Tim Wadham saw something disturbing at the library: Kids running to the computers after school to play video games.
"I want them to feel that excitement about books and stories," he said.
So Wadham, the youth services coordinator for the Maricopa County Library District, found a possible solution. With a $19,000 grant from the Arizona State Library, Archives and Public Records, Wadham got awardwinning author James Deem of Scottsdale to write a mystery novel for grade-school and middle-school students. The hook: It will be online each month, one chapter at a time.
Starting Tuesday, the first chapter of "Mystery Club of Luna Drive" will be featured on the library district’s Web site, http://mcld.maricopa.gov. Access to the book is free.
"As far as we know, this is the first time any library in the country has done this," said Harry Courtright, library district director.
The idea is to use kids’ fascination with computers to get them hooked on books, Wadham and Courtright said. Every month, Deem will give young readers a piece of the mystery surrounding three sixth-graders who discover a strange library during a monsoon in their old Phoenix neighborhood.
Each chapter has activities for kids, such as secret codes they can break; links to information about characters and things mentioned in the story, such as monsoons; and chapter guides and activities teachers can use if they want to involve the whole class. The chapters end with a cliffhanger.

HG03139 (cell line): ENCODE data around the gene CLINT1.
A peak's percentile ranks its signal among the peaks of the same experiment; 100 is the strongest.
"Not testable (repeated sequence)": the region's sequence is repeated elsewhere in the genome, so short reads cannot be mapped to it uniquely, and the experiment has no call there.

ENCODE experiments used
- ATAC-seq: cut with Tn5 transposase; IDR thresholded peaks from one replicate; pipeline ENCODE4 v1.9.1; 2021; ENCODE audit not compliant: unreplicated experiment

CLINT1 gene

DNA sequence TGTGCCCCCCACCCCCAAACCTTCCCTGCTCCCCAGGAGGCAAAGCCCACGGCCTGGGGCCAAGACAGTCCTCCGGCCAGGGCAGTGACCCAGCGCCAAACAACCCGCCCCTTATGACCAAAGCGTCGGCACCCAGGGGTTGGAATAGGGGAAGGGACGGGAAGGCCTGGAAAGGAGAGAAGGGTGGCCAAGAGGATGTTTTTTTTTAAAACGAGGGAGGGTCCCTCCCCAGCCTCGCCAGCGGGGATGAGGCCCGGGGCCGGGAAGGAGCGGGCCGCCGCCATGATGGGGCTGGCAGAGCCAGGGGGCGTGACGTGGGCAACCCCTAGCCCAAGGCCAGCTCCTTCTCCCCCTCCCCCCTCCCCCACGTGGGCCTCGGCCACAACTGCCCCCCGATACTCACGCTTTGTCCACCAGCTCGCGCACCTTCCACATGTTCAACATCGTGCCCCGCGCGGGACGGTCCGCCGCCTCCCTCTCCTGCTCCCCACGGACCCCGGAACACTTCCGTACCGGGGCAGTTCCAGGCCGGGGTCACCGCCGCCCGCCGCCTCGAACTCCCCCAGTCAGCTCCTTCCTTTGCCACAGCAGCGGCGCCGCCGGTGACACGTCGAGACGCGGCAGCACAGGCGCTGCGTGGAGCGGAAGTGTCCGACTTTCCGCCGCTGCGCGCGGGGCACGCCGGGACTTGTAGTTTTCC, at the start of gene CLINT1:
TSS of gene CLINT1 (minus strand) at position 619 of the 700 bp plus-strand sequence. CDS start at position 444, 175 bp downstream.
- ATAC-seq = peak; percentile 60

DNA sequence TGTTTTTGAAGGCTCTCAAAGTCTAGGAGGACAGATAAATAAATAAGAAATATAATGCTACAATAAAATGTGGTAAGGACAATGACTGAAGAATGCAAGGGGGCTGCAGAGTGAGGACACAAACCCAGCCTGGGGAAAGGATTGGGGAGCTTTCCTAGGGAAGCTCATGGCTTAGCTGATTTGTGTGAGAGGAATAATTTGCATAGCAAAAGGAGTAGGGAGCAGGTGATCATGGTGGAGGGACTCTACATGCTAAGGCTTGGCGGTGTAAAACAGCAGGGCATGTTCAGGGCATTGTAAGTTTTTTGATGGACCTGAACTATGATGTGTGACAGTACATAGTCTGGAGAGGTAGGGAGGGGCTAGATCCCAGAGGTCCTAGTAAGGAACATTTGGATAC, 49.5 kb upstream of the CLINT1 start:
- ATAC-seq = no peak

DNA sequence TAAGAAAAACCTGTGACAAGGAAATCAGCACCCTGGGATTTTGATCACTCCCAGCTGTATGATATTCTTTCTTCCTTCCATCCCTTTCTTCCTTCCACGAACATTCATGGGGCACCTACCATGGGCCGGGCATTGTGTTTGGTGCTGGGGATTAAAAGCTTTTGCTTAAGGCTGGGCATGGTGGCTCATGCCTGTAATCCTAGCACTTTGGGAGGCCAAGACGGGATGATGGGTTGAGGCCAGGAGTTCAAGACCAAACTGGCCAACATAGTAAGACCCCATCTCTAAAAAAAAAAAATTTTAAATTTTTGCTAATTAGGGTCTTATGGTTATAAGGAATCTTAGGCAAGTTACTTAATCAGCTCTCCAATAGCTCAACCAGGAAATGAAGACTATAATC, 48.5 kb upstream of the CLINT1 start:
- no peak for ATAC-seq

"I can’t say much about the plot, but I can tell you there will be some time travel involved," said Deem, a retired reading education professor from John Jay College of Criminal Justice in New York City.
Deem has written 10 nonfiction and four fiction books on mummies, ghosts, extrasensory perception and other mysterious subjects that provoke kids’ curiosity. But he has never written a serialized online novel, with no editors involved or a finished story. So far, Deem has completed about four chapters and has a draft for the rest. The 12-chapter story continues until September 2004.
"I know what’s going to happen. I don’t know if it will happen that way," Deem said. He plans to get reaction from kids, which could change the story’s progress. "It just sounded like a lot of fun, and different."
Readers worldwide will be able to access the serial novel.
At Galveston Elementary School in Chandler, librarian and teacher Jeanie Sanders said she got staff excited about using the story in class.
Books are often a luxury for the low-income families who send their children to Galveston, Sanders said. With a new computer laboratory at the school, "Mystery Club of Luna Drive" could give kids exposure to reading that they’ve never had before, she said.
"The whole thing is marvelous to me," Sanders said. "I can’t wait until kids are begging (their parents) to go to the library or stay after school."